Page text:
WASHINGTON — Scores of protesters took to the steps in front of the Supreme Court on Tuesday hours after a draft opinion overturning the landmark Roe v. Wade decision leaked. Armed with megaphones, signs, buttons and at least one letterpress for speedy poster production, groups supporting and opposing abortion rights demonstrated and occasionally confronted one another in front of the barricaded court.
“Pro-choice is a lie, babies don’t choose to die,” a throng of anti-abortion activists chanted.
“Bans off our bodies” and “my body, my choice,” their counterparts replied.
The size of the crowd grew gradually during the day. Senator Elizabeth Warren, Democrat of Massachusetts, delivered a short speech denouncing the “extremist Supreme Court.”
The New York Times spoke to a few of the protesters. Here’s how they described the moment.
“The writing has been on the wall for a while, and I hope that this will be a wake-up call to other pro-choice Catholics like me, to be a little more outspoken about their beliefs.”
Ashley Wilson, 32, communications director for Catholics for Choice
“I was surprised at the nature of the decision, but I wasn’t surprised at the content. I think that what we’re seeing is 50 years of religious overreach by the Catholic bishops into American government, in the Supreme Court, in Congress, and last night, we just happened to see it in the Supreme Court,” said Ashley Wilson, 32, the communications director for Catholics for Choice.
Understand the Challenge to Roe v. Wade
The Supreme Court’s upcoming decision in Dobbs v. Jackson Women’s Health Organization could be the most consequential to women’s access to abortion since 1973.
- The Arguments: After hearing arguments in December, the court appeared poised to uphold the Mississippi law at the center of the case that could overturn Roe v. Wade.
- Under Scrutiny: In overturning Roe v. Wade, would the justices be following their oath to uphold the Constitution or engage in political activism? Here is what legal scholars think.
- An America Without Roe: The removal of abortion rights at the federal level would cause changes that would mostly be felt by poor women in Republican states.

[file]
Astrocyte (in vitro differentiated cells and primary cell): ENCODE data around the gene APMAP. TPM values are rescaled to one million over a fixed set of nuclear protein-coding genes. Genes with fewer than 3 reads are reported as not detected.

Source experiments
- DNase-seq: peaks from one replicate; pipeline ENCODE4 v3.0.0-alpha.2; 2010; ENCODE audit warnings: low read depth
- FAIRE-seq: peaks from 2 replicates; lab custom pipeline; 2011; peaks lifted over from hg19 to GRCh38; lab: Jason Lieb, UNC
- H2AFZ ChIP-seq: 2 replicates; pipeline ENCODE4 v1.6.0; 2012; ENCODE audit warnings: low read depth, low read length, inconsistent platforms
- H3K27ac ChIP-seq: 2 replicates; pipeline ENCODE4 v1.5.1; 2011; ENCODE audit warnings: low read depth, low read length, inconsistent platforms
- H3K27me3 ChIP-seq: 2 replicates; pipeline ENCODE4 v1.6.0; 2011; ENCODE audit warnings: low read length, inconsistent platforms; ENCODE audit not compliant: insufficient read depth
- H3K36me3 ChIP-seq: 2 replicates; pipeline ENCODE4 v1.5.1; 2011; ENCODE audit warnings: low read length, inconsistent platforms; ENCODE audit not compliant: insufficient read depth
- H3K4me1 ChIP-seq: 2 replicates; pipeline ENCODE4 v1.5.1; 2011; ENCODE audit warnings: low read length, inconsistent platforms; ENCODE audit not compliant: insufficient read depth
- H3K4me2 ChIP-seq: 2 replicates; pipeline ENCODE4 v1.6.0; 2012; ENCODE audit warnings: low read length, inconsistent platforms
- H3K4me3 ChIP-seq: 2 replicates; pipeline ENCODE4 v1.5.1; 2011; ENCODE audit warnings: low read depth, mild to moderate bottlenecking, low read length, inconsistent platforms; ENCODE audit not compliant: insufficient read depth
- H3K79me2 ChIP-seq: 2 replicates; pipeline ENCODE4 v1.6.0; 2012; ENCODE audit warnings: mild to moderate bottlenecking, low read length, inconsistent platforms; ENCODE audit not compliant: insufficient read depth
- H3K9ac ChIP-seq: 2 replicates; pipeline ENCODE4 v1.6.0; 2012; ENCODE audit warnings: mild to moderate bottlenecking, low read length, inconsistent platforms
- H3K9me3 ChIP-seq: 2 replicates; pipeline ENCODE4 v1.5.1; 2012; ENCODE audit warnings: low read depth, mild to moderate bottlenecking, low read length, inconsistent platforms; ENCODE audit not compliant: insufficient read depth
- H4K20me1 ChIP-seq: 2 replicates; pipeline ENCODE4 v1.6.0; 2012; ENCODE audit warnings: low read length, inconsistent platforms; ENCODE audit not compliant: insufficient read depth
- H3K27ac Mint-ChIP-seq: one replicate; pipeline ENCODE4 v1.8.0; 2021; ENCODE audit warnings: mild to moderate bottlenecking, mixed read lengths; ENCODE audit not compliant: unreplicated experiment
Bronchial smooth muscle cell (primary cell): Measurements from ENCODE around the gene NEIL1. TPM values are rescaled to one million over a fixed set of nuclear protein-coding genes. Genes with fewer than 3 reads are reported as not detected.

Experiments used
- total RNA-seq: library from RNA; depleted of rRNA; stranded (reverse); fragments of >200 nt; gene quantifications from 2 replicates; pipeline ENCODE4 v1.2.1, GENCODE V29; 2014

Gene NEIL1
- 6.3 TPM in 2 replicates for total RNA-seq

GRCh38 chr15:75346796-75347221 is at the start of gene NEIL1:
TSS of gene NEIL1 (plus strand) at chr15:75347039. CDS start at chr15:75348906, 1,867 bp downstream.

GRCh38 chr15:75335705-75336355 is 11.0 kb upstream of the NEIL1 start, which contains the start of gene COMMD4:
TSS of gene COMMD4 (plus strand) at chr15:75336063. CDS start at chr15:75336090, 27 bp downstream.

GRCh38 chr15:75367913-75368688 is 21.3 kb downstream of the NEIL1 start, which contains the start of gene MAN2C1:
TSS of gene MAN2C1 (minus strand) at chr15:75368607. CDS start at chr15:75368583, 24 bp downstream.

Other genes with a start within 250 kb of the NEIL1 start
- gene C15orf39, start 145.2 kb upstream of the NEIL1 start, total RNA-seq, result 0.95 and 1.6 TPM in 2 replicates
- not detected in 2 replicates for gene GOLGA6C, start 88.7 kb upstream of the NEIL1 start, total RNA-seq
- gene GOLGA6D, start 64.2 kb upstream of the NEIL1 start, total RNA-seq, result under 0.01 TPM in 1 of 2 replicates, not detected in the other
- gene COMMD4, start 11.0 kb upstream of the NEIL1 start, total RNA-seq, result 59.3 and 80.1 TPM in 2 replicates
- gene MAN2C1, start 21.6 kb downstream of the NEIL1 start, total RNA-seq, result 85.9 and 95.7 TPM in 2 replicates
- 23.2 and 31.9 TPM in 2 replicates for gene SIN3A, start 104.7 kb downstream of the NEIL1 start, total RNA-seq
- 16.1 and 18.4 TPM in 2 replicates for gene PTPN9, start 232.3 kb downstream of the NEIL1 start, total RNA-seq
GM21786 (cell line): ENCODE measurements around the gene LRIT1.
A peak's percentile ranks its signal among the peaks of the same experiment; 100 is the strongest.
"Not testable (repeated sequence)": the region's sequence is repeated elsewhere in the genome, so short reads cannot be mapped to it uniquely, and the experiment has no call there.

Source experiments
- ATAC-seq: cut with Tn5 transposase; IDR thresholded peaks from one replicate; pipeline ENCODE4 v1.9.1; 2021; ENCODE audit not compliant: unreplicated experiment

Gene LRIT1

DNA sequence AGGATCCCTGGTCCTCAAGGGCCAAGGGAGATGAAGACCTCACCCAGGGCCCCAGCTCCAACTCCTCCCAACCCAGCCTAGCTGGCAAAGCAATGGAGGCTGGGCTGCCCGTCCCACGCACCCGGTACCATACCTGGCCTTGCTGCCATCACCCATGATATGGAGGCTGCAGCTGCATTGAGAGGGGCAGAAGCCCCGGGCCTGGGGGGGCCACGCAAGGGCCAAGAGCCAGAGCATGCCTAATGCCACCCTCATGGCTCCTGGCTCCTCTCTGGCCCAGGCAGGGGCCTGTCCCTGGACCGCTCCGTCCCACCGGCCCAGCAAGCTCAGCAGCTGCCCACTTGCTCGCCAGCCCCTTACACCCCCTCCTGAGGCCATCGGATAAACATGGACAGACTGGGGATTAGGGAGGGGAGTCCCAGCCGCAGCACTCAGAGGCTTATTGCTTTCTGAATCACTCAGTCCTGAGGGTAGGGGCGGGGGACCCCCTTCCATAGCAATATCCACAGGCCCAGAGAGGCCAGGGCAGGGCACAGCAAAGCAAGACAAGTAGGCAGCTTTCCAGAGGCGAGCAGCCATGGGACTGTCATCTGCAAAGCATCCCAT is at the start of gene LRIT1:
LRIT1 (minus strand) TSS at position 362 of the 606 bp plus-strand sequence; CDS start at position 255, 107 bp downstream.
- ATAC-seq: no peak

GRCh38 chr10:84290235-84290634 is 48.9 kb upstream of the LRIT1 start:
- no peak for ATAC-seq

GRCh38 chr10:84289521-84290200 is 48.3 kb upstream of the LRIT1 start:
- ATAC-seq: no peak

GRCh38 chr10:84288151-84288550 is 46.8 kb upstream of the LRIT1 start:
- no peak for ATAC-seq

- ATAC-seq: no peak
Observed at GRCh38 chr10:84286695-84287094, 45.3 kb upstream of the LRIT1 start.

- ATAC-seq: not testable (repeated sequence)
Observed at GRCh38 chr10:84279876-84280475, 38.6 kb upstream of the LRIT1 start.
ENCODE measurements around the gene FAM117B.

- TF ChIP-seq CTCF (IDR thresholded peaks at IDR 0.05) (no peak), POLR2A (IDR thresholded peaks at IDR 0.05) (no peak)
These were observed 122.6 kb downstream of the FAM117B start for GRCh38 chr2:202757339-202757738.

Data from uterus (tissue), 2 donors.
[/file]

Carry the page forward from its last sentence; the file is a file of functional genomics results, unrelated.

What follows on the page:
- Legislative Activity: Some Republican-led state legislatures have already moved to advance abortion restrictions ahead of the court’s decision. Here is a look at those efforts.
“It just goes to show it just takes like one or two people to like, stir up the world, you know, for both positive and negative.”
Robert Buird, 29, activist with Pro-Life San Francisco
“When we landed at DCA, turned on our phones, we saw the news about the Supreme Court leak and, you know, a range of emotions. As soon as we were able to, we joined our colleagues and friends and booked it to come to rally in celebration last night and, of course, got like three hours of sleep and returned here in the morning,” said Robert Buird, 29, an activist with Pro-Life San Francisco.
He added: “To support democracy it means to recognize the voice of people in each and every state, and to support any valid concept of human rights means that you must recognize every human, every member of the human species. You can’t discount some people just because they’re smaller, less mature.”
“There needs to be some real pushing with voters telling their legislators, ‘You need to support this legislation.’”
Izzy Rowland, 19, student in Washington, D.C.
“The Supreme Court is out of line trying to take back multiple rulings, Casey v. Planned Parenthood and also Roe v. Wade. But also legislators need to step up here because we had the chance to enact federal law that will protect reproductive choice and it’s been stalled. So I really hope this motivates legislatures to, before the midterms, get something through,” said Izzy Rowland, 19, a student in Washington, D.C. She continued: “And of course, you have to have the whips come in and get the party in shape. And it shouldn’t be a partisan issue, but that’s how it’s been broken down.”
“We’re optimistic that Roe v. Wade will be overturned, but we also recognize that there’s a lot of work to do as a nation if that does end up happening, because we already have a patchwork of laws.”
Kristen Day, 53, executive director of Democrats for Life of America
“I was upset about the leak. And I think it’s the same institution that I felt could get to stay away from the politics of it. So I think I was really disappointed to see whoever leaked it. It was a personal thing, I think, to release it because they thought they could affect the decision. So I think that was just wrong. And then my second was, you know, we have to get this work done,” said Kristen Day, 53, the executive director of Democrats for Life of America.
“I think women are awesome,” she added. “We can have a baby, have a job and go to school, and we can do all those things. So let’s not tell them when they can’t. And I feel like with abortion, they sometimes will say you can’t do any of those things — unless you have an abortion and that somehow a child is going to hold you back. I just don’t believe that.”
“I think it’s extremely important for women to have the freedom to be truly equal, and that includes economic freedoms, reproductive freedoms.”
Nat McGartland, 27, graduate student at the University of Maryland
“Having the right over your own body so implicitly ties into all of the other things that we’re fighting for that if we ban abortion, then we’re effectively controlling people of color especially and trans people — I don’t want to leave anyone out of this debate — but it’s freedom to just exist,” said Nat McGartland, 27, a graduate student at the University of Maryland.